a problem about memory - Unix

This is a discussion on a problem about memory - Unix ; Hi everyone, Sorry, I am a new fish here and my english is not good! I found a problem about memory. In a function I malloced more memory than beforethat is 4.5625Kb in theory. Then I watched the memory size ...

+ Reply to Thread
Results 1 to 18 of 18

Thread: a problem about memory

  1. a problem about memory

    Hi everyone,

    Sorry, I am a new fish here and my english is not good!

    I found a problem about memory. In a function I malloced more memory
    than beforethat is 4.5625Kb in theory. Then I watched the memory size
    of the function process in Linux and Unix through the command of "ps".
    After comparing with the early memory size of the function which didn't
    have change, I found the increaseded size was different! In Linux and Unix
    the size is about 4Kb, but in windows the size watched from task manager
    is far more than 4Kb.

    can anyone help me and explain the phenomenon,please?

    Thanks in advance!


  2. Re: a problem about memory

    In article , "richi"
    wrote:

    > Hi everyone,
    >
    > Sorry, I am a new fish here and my english is not good!
    >
    > I found a problem about memory. In a function I malloced more memory
    > than beforethat is 4.5625Kb in theory. Then I watched the memory size
    > of the function process in Linux and Unix through the command of "ps".
    > After comparing with the early memory size of the function which didn't
    > have change, I found the increaseded size was different! In Linux and Unix
    > the size is about 4Kb, but in windows the size watched from task manager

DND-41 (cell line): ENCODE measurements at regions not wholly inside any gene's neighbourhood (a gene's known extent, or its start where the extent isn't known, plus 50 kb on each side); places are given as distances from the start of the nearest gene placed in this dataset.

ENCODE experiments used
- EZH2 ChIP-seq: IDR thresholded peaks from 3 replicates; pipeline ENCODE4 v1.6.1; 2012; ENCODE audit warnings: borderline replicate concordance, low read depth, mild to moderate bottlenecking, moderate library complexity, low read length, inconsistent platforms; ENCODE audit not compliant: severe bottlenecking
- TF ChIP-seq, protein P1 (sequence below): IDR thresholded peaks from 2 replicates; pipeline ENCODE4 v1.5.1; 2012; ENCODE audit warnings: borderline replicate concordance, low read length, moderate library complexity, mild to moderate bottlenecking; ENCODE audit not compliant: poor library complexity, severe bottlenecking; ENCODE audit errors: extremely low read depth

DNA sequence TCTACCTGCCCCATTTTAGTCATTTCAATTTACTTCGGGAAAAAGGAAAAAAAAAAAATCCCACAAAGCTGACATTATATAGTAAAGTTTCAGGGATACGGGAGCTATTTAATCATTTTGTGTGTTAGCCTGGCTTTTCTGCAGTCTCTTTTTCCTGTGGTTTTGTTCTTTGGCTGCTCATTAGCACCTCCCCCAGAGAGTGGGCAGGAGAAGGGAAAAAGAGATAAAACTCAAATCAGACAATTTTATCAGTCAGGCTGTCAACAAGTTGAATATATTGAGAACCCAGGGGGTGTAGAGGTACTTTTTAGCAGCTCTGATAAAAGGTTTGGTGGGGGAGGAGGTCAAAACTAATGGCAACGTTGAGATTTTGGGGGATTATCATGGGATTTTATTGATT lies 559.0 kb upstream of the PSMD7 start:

> is far more than 4Kb.
    >
    > can anyone help me and explain the phenomenon,please?
    >
    > Thanks in advance!


    When a process starts up it gets a data segment allocated for it, and
    malloc() uses this segment. Malloc() only needs to increase the size of
    the data segment if you ask for more memory than is available. In your
    case, there must already have been 4.5 KB available, so it didn't need
    to grow the process.

    --
    Barry Margolin, barmar@alum.mit.edu
    Arlington, MA
    *** PLEASE post questions in newsgroups, not directly to me ***
    *** PLEASE don't copy me on replies, I'll read them in the group ***

  3. Re: a problem about memory


    "Barry Margolin" wrote in message
    news:barmar-C36649.15252125092008@news.motzarella.org...
    > In article , "richi"
    > wrote:
    >
    >> Hi everyone,
    >>
    >> Sorry, I am a new fish here and my english is not good!
    >>
    >> I found a problem about memory. In a function I malloced more memory
    >> than beforethat is 4.5625Kb in theory. Then I watched the memory size
    >> of the function process in Linux and Unix through the command of "ps".
    >> After comparing with the early memory size of the function which didn't
    >> have change, I found the increaseded size was different! In Linux and
    >> Unix
    >> the size is about 4Kb, but in windows the size watched from task manager
    >> is far more than 4Kb.
    >>
    >> can anyone help me and explain the phenomenon,please?
    >>
    >> Thanks in advance!

    >
    > When a process starts up it gets a data segment allocated for it, and
    > malloc() uses this segment. Malloc() only needs to increase the size of
    > the data segment if you ask for more memory than is available. In your
    > case, there must already have been 4.5 KB available, so it didn't need
    > to grow the process.


    I had added several pointer variable in a function, the memory size that
    the variable point to is 4.5625Kb in theory. Then I ran the programme in
    Unix, Linux and Windows. Watched the process info, I found the the increased
    memory size in Unix was the same in Linux. But it was different from the
    size in Windows, the size in Windows was more than size in Unix and Linux.